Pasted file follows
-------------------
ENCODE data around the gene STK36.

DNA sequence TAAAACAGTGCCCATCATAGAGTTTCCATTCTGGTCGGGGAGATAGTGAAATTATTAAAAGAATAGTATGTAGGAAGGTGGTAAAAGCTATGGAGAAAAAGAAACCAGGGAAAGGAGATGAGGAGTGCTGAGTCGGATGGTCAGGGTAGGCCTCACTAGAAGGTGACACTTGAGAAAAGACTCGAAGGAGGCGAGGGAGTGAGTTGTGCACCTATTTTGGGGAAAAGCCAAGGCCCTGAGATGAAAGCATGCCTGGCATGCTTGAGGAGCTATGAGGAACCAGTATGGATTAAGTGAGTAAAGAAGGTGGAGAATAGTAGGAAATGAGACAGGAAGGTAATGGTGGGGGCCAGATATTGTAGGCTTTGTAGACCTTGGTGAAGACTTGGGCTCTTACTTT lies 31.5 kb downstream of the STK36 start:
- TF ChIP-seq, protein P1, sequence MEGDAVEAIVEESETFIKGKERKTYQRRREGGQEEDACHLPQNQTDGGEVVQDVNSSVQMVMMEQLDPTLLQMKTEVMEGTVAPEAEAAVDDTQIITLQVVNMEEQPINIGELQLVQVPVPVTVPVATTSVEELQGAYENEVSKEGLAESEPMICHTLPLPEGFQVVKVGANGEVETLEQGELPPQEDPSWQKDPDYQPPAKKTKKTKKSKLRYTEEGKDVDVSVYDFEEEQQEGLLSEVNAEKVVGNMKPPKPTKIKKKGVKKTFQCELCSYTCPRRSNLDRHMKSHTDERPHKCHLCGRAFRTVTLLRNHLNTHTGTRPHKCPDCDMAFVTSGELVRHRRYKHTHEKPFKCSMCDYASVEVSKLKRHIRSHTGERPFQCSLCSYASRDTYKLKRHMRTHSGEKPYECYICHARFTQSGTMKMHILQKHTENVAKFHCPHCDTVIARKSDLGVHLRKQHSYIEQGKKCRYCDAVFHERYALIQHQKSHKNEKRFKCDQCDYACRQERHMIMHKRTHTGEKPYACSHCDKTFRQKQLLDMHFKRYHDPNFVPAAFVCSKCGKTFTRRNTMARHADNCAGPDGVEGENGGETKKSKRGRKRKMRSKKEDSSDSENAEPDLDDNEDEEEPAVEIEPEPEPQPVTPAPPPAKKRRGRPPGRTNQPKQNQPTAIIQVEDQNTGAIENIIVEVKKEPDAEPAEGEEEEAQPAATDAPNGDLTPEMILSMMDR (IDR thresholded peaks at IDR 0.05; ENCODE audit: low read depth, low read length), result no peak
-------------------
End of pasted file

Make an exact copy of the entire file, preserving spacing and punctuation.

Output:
ENCODE data around the gene STK36.

DNA sequence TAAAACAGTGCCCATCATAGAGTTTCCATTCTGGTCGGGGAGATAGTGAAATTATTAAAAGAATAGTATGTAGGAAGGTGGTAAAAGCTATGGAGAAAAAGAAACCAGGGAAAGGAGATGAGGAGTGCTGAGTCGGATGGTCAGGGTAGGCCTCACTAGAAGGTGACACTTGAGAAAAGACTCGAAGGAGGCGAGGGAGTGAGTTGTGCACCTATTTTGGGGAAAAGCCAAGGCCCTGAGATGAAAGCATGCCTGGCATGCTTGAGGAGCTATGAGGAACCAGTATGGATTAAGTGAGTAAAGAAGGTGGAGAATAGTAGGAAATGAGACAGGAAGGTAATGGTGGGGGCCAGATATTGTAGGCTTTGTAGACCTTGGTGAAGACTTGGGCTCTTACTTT lies 31.5 kb downstream of the STK36 start:
- TF ChIP-seq, protein P1, sequence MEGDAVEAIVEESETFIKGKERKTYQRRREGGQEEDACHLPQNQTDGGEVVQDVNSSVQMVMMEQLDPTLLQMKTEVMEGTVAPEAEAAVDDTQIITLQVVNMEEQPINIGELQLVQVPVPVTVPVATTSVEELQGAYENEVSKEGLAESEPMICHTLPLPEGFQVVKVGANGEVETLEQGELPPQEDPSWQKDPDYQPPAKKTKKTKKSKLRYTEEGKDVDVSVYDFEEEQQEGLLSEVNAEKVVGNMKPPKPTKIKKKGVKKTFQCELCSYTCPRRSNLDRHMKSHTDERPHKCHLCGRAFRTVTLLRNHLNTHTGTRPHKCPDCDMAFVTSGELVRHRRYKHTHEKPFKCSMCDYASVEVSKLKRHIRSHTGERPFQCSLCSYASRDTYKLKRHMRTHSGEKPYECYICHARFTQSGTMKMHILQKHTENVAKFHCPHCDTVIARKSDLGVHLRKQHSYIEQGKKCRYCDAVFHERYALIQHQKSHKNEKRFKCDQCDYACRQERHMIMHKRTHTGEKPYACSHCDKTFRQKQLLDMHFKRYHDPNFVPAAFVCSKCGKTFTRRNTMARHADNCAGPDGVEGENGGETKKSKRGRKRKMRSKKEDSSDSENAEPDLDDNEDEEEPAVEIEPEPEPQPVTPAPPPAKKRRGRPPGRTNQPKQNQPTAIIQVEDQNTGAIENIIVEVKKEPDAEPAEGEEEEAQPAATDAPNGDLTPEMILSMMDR (IDR thresholded peaks at IDR 0.05; ENCODE audit: low read depth, low read length), result no peak